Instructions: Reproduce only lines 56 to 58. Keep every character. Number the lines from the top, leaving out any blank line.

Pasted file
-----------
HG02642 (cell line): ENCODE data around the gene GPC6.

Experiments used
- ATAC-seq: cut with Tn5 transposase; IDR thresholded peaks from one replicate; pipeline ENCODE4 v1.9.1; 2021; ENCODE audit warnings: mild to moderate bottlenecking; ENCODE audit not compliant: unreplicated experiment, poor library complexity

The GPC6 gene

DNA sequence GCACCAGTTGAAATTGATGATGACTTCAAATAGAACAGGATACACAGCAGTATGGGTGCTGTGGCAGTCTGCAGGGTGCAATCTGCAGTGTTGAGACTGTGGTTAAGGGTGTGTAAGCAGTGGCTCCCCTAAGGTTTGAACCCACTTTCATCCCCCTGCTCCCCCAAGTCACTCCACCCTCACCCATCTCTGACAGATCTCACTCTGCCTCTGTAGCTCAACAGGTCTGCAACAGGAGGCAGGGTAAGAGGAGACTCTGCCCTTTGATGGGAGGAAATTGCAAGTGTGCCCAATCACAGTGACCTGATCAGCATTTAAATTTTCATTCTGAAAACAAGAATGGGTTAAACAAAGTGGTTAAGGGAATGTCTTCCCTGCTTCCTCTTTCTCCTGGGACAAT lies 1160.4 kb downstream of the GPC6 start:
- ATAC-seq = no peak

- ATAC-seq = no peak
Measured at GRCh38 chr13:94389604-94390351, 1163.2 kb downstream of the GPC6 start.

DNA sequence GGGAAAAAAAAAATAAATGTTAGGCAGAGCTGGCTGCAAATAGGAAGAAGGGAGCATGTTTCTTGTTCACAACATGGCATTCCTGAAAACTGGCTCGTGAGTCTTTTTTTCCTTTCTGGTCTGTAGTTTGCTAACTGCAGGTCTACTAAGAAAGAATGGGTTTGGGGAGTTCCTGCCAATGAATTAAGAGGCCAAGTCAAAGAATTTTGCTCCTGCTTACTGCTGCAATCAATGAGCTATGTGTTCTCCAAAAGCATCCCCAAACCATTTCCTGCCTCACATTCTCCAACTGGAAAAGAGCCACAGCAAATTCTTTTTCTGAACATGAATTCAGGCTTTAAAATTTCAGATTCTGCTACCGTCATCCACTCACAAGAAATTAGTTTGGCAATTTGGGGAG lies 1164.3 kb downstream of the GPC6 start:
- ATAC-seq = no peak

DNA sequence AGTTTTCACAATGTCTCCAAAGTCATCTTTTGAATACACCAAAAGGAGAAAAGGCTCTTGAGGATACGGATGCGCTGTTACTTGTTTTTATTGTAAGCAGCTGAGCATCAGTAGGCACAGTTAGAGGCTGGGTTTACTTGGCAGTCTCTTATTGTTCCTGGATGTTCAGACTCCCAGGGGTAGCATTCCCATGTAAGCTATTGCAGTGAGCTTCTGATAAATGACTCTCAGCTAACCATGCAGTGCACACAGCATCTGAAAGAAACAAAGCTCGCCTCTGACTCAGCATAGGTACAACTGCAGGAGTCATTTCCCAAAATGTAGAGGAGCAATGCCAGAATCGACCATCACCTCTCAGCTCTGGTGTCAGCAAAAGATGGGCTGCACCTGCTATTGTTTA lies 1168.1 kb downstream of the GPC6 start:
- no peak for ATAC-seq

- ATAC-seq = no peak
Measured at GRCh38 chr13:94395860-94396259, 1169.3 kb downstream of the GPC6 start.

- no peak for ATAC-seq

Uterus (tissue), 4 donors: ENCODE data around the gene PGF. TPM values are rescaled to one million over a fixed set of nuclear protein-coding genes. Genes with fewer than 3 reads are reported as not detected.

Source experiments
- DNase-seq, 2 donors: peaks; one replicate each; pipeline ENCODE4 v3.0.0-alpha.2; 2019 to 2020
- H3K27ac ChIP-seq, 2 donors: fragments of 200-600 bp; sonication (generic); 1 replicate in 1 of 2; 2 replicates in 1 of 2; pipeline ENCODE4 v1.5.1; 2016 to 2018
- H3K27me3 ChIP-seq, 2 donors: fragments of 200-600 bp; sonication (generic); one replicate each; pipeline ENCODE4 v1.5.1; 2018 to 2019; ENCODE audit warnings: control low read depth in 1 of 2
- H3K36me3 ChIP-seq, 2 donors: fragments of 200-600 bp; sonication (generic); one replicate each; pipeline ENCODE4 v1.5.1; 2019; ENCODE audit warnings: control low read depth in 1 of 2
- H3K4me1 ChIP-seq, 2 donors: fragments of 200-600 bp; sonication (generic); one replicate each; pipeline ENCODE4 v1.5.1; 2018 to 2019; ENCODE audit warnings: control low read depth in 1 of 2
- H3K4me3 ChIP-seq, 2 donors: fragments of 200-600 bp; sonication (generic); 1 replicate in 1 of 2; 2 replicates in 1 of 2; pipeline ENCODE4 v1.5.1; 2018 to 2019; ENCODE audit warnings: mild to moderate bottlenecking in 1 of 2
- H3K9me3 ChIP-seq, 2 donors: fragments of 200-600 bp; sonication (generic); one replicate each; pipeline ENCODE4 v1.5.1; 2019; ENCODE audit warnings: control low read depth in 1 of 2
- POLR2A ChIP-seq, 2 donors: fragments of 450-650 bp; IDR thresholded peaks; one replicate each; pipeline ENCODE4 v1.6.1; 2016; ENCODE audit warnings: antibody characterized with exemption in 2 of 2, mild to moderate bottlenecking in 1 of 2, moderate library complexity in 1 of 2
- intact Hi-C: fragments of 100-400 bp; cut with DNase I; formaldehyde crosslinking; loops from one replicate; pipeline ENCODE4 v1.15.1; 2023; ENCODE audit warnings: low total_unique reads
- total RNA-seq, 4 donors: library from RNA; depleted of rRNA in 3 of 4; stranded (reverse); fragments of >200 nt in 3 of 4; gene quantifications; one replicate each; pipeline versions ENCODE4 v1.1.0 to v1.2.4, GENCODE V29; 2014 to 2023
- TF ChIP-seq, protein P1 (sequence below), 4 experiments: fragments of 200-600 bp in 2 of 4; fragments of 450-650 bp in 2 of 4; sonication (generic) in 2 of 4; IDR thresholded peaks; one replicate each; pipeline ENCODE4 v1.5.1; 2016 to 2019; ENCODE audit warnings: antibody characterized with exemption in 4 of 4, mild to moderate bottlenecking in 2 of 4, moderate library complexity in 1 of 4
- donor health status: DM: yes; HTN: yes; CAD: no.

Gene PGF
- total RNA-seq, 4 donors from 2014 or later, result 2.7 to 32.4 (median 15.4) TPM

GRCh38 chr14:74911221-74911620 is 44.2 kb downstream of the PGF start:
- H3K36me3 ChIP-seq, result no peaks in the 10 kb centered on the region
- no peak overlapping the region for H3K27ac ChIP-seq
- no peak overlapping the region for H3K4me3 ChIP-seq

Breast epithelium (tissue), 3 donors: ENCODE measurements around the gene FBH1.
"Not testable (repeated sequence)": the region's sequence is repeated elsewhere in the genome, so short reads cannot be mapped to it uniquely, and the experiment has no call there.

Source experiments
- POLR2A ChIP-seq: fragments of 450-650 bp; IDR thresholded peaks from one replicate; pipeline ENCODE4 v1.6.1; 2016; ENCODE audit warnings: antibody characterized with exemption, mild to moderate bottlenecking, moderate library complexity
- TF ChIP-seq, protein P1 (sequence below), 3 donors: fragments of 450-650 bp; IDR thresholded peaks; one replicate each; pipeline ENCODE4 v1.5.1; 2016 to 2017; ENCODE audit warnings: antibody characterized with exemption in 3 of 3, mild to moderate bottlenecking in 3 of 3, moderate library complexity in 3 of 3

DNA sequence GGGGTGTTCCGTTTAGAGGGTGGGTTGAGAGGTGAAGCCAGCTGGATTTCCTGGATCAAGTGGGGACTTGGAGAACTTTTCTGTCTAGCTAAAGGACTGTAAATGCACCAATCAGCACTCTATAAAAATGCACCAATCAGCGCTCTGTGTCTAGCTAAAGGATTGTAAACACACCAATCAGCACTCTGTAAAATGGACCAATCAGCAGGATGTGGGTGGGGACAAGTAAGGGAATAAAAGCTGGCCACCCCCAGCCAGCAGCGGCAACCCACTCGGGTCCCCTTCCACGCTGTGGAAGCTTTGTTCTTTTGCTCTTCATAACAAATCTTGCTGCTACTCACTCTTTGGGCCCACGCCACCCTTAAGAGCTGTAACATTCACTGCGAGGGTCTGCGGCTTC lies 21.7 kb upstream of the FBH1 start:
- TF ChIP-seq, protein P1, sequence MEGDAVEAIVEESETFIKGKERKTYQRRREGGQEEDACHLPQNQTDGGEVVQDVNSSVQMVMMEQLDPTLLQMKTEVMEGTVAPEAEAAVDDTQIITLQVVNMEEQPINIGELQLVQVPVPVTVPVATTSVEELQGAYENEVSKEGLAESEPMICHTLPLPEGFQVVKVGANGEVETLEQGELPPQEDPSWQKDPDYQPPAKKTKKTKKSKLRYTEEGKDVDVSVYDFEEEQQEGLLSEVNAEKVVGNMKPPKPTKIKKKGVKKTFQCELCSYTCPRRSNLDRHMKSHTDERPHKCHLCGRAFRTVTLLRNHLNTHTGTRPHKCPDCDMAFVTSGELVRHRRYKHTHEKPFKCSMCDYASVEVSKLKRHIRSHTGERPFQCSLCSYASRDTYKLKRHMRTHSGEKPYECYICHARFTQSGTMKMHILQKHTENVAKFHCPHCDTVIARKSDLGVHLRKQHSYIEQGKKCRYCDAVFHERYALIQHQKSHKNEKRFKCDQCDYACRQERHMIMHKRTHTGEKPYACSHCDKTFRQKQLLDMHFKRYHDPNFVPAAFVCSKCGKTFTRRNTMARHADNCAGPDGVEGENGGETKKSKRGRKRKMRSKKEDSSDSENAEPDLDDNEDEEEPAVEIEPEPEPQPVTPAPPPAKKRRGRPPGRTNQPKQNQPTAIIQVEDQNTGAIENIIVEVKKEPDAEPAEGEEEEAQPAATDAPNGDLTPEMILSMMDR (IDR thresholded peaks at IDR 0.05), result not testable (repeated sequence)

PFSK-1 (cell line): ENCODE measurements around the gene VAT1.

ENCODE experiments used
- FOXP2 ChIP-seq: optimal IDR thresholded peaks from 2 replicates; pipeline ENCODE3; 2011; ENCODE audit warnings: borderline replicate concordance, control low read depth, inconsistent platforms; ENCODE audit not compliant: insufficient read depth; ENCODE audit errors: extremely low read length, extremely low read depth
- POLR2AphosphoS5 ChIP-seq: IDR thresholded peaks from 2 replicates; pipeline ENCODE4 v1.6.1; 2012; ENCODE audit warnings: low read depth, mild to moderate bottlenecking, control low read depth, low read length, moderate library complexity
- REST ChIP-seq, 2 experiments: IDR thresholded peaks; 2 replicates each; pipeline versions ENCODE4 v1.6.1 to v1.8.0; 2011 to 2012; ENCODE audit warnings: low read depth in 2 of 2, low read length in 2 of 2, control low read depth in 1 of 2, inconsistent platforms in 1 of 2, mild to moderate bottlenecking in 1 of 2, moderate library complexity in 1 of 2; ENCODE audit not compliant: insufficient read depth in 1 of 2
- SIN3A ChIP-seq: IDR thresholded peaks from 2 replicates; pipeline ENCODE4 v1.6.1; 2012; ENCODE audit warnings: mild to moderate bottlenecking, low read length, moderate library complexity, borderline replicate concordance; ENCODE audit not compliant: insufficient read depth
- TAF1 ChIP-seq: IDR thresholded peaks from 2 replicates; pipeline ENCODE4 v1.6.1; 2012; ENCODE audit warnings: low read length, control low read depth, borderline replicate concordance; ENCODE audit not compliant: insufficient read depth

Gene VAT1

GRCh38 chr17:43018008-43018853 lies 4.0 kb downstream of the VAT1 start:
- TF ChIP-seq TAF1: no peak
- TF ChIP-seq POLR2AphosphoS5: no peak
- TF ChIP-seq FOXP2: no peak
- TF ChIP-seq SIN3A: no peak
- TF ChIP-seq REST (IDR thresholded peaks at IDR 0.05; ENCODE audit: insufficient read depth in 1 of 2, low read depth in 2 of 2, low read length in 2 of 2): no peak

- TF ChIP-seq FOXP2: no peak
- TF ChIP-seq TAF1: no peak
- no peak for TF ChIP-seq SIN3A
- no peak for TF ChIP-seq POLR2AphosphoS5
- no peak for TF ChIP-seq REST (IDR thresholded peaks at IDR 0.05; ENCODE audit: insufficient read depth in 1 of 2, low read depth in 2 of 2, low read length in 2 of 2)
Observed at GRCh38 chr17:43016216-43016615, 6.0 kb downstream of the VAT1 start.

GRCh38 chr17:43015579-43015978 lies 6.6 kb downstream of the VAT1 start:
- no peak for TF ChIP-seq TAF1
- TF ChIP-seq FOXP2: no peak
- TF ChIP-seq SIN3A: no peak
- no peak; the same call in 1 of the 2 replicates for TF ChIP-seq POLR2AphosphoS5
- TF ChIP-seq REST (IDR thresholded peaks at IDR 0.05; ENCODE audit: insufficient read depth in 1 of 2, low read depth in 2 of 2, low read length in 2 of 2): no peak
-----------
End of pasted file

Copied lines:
- TF ChIP-seq REST (IDR thresholded peaks at IDR 0.05; ENCODE audit: insufficient read depth in 1 of 2, low read depth in 2 of 2, low read length in 2 of 2): no peak

- TF ChIP-seq FOXP2: no peak
- TF ChIP-seq TAF1: no peak